CHARLESTON, W.Va. -- CONSOL Energy Inc. will pay $5.5 million in fines and build a $200 million treatment system to resolve water quality violations federal regulators believe led to a massive fish kill along the West Virginia-Pennsylvania border, officials announced Monday.
Pittsburgh-based CONSOL will also pay $500,000 to the state of West Virginia for "natural resource damages" to Dunkard Creek in Monongalia County, where all fish, mussels, salamanders and other aquatic life were killed in the fall of 2009.
West Virginia regulators and CONSOL blamed the fish kill on non-native algae, but federal investigators said coal company discharges that were extremely high in salts created conditions that allowed the algae growth.
The settlement, if approved by a federal judge, would require CONSOL to clean up pollution discharges that violated state standards for years prior to the fish kill -- and went uncorrected with the state Department of Environmental Protection's blessing.
CONSOL would complete and begin operating a "reverse osmosis" treatment plant so that discharges from four mining complexes in the area would meet state pollution limits for chlorides by May 30, 2013.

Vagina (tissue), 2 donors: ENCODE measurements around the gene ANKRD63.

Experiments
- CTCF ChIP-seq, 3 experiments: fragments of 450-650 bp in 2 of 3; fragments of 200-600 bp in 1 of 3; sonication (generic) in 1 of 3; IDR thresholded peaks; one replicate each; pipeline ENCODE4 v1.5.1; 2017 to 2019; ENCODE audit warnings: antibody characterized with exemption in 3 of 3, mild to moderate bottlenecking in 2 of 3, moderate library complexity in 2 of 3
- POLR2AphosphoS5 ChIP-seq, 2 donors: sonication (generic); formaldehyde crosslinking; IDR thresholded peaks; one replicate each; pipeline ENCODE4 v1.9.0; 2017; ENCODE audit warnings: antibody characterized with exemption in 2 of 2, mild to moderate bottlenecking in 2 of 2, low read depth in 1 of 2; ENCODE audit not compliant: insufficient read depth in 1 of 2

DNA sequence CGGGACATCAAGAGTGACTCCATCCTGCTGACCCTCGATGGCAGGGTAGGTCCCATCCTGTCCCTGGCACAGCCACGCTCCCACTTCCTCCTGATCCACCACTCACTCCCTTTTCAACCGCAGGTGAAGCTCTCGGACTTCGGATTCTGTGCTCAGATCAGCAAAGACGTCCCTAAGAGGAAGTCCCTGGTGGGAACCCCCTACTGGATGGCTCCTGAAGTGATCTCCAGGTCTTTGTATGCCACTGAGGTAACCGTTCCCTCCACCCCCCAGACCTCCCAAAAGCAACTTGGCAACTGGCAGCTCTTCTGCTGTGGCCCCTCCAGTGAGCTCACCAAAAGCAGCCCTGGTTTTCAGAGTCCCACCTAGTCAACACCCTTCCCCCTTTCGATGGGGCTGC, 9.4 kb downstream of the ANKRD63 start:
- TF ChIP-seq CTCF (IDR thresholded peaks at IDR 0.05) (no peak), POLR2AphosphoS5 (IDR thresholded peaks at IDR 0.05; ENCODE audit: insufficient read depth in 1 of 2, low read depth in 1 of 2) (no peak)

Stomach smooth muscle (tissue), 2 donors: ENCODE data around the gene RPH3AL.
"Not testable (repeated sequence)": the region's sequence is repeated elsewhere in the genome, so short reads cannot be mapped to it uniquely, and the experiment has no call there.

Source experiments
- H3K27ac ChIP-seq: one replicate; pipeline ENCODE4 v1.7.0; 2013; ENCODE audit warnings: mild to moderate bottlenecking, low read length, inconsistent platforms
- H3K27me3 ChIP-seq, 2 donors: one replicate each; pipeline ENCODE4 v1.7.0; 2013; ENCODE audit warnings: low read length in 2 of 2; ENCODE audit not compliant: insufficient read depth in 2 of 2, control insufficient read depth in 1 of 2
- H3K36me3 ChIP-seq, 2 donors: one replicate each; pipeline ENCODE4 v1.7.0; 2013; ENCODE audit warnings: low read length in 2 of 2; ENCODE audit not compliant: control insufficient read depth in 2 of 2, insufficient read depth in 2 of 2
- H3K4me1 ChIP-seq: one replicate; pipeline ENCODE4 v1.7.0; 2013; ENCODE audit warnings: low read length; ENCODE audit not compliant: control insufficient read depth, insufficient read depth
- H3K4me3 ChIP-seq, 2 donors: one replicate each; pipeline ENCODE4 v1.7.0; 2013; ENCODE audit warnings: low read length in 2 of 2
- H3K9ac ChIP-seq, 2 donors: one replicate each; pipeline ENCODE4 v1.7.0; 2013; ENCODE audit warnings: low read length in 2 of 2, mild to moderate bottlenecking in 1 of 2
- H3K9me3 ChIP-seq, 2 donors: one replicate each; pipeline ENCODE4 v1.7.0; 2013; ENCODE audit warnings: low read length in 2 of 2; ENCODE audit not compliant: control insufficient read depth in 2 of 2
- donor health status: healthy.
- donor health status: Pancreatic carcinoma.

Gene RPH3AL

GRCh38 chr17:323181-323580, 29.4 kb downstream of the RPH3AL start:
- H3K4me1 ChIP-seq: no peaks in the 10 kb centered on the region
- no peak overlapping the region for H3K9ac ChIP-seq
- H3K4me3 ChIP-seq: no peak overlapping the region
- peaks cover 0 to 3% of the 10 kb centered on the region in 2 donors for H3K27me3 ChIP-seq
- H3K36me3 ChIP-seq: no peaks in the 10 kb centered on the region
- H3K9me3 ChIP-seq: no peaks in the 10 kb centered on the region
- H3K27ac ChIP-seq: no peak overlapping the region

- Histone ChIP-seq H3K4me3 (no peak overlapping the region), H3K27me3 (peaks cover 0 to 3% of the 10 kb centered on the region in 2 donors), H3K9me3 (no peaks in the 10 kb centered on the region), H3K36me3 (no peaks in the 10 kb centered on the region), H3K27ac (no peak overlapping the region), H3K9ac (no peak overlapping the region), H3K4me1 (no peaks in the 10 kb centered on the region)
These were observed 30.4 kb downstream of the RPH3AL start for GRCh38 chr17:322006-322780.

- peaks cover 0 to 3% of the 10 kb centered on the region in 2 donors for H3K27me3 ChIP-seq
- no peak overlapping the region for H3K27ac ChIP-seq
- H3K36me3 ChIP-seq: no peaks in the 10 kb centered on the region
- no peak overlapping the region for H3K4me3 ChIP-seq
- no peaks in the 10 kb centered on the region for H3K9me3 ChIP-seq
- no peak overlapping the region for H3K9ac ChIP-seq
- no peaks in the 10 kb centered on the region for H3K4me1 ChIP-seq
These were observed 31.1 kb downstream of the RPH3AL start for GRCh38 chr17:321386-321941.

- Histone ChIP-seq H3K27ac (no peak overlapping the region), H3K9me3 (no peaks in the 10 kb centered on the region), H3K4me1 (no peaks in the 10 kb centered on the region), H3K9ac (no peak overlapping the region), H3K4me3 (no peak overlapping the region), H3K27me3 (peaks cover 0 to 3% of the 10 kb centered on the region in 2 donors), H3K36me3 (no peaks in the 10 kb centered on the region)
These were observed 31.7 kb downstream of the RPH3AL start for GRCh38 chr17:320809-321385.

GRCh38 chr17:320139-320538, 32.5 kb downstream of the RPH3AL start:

Federal and state officials joined CONSOL executives in praising the deal. The company called it a "groundbreaking Clean Water Act settlement" that would "set the highest standard for mine water treatment."
"This agreement advances stricter water quality standards that CONSOL, and soon others, must meet," said Katharine Fredriksen, CONSOL's senior vice president of environmental strategy and regulatory affairs. "However, the watershed approach is a first of its kind and we believe it is an example others should look to in meeting their environmental challenges."
In its corporate news release, CONSOL included a quote in which DEP Secretary Randy Huffman said, "Mining is critical to our state's economy, but clean water is paramount.
"This agreement supports both," Huffman said. "We appreciate having CONSOL as our environmental and economic partner in protecting our state's watersheds."